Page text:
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CQWW WPX Contest, SSB   2017   Mar 25   Claimed Score

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Call: OT6M
Operator(s): ON9CC PA3FGA PC5A PD5AX
Station: OT6M

Class: M/S HP
QTH:
Operating Time (hrs): 48
Location: Northern Europe

Summary:   Compare Scores
BandQSOs
160:90
80:553
40:816
20:734
15:88
10:
Total:2281Prefixes975Total Score5,409,300

 

Club: Bavarian Contest Club

Comments:     [email]     2017-03-28 13:58:08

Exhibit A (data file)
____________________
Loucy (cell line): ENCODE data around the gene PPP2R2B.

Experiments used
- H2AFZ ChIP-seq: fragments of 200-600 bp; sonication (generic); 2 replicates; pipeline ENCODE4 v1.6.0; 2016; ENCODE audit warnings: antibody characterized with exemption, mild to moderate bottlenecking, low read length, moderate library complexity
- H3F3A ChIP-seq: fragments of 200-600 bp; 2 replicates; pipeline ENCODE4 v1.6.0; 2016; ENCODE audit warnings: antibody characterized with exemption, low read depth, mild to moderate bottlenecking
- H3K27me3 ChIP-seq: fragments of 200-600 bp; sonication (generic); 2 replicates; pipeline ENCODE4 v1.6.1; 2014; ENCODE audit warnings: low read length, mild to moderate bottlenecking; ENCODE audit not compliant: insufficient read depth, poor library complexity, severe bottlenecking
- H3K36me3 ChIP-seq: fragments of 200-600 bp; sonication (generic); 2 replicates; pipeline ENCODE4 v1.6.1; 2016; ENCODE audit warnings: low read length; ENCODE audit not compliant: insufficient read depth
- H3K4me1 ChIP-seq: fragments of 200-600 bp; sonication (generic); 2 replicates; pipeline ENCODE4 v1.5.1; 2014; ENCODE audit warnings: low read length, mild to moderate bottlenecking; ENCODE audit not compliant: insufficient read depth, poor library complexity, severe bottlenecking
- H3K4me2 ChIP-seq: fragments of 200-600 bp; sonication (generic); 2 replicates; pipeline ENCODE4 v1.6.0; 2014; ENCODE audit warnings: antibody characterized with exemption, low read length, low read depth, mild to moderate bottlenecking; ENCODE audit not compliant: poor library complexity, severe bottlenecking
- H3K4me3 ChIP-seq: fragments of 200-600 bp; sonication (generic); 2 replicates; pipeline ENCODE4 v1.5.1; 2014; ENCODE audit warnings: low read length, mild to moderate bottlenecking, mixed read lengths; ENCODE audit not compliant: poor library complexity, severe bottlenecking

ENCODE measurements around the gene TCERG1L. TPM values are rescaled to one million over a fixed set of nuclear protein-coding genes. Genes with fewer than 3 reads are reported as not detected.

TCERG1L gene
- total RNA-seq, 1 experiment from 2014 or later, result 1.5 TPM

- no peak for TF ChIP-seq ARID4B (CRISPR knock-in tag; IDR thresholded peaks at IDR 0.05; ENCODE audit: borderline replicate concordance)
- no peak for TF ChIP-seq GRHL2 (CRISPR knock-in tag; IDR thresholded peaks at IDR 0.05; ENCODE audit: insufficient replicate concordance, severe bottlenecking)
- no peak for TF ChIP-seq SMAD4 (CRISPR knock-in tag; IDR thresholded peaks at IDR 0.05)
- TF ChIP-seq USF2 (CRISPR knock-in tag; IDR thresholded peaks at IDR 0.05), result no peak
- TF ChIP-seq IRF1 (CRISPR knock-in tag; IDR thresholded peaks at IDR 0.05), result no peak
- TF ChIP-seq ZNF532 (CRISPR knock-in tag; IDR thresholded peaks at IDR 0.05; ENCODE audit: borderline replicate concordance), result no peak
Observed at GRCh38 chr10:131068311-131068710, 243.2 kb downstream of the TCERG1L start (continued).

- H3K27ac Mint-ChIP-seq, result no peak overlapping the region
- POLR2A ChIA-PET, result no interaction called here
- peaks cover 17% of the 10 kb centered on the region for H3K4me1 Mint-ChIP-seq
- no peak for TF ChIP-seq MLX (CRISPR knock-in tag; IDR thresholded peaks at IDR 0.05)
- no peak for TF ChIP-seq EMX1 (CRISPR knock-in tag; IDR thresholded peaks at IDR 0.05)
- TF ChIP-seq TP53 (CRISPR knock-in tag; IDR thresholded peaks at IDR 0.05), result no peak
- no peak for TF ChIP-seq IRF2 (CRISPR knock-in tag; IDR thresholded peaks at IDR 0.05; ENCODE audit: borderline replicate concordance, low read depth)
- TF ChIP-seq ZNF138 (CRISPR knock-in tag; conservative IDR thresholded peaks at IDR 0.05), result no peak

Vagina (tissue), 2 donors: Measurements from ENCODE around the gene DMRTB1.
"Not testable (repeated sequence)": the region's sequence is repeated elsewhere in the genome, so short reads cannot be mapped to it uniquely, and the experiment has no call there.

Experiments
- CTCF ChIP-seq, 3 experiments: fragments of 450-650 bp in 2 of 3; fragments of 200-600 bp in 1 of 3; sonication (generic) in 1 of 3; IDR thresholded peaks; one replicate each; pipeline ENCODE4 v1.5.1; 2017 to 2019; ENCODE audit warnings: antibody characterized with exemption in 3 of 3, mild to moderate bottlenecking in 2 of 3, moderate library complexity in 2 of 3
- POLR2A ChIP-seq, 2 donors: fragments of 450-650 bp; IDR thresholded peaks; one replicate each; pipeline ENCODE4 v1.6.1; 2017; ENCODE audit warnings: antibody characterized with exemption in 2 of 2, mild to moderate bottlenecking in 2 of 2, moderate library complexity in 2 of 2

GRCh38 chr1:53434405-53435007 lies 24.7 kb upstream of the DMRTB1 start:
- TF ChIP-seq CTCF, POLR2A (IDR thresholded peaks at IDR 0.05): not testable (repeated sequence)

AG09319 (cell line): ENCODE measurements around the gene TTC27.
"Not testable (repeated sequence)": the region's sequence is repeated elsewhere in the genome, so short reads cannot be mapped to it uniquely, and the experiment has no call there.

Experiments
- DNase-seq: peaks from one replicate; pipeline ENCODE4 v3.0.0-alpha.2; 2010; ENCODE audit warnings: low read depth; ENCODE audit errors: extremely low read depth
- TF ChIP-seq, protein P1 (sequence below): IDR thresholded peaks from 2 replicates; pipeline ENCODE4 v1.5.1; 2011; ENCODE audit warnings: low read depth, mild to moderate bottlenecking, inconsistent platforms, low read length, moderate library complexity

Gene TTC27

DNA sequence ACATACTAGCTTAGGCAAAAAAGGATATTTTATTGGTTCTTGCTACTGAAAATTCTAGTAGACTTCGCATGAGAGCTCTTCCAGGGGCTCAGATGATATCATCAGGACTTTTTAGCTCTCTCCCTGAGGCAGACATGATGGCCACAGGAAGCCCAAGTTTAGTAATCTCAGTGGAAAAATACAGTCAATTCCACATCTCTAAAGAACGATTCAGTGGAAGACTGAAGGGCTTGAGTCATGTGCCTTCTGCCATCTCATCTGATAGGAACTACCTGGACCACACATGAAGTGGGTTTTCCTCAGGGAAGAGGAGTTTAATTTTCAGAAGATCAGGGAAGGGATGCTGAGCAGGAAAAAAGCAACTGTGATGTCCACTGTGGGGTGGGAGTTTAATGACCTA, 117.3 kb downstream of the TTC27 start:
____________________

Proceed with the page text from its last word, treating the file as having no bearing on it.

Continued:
This edition of the WPX SSB was the first M/S entry from OT6M. That means we didn't have a real goal what to aim for or what would be possible. With 4 operators (Frank-ON9CC, Rens-PA3FGA, Claudia-PD5AX and Aurelio-PC5A) we started and also ended the contest and were able to man the dual transceiver setup (inband) always with two op's. The setup changed compared to the RDXC by swapping the good old ORION (565) with the ORION II (566), thanks to a very generous offer of the 5th core team member Mark-PA5MW, who had other commitments for this contest. Station: TRX: IC7800 and Orion II (interlocked) PA: ACOM2000 Antennas: TRX: dipoles for 160m and 80m, OB2-40, OB11-3, 3 el.SteppIR RX: K9AY + NVIS Frank and Aurelio started the contest on 40M, after having drunk a nice cup of Dolce Gusto coffee and eaten a piece of a home made pie (something with chocolate, cherries and whip cream). The band sounded kind of weird, the loudest signals from the US were just making the S-meter move a bit... When we QSY'ed to 80M things were much better with some nice EU runs. 40M remained poor for cross continental QSO's. After the first 6 night time hours only 340 QSO's were made. Even without any reference score we felt this was kind of poor... We hoped daytime propagation would compensate that. Well, it didn't.. 15M was really bad... and we couldn't get anything going on 20M either. This all changed when around 17Z (still daytime) we moved to 40M where we had the 3 best hours of the contest with 136, 147 and 96 Q's per hour. It helped bring the total at half-time to 1400Q's. usually you can multiply this QSO number by 1.5 to arrive at the final QSO count, which would mean around 2100 Q's. But then the bands would have to remain in the same shape. Day two was comparable with day one except that 15M brought in some needed multipliers. That band never opened to North America. In fact only 5 stations from NA were worked... Are we in the solar minimum already? So we set a benchmark for next years, had a wonderful weekend and just enjoyed the great radio-sport. Some things we noticed - the ORION II did not produce a spike on the ICOM when the ORION II stopped transmitting -> one problem solved! - every time we tuned above 7.200 MHz we heard a lot of stations calling CQ but none of them had to the idea to listen SPLIT, between 7.060 and 7.200 MHz... a pity! - the K9AY we used on 160, 80 and even 40M proved very effective. - 40M proved to be the bread-and-butter band, thanks to the new 2 EL 40M yagi. - far less stations tuned across the band compared to RDXC. If you were not spotted it was very difficult to get any runs. At least we tried to help the others though... and placed about 380 spots our selves (eh.. it helps to have a 2nd station that can actually tune across the band, while the other tries to get a run going, hihi). - a tip for N1MM users: you can switch on the option "SPOT ALL S&P QSOs" On behalf of the team at OT6M 73 -- Aurelio, PC5A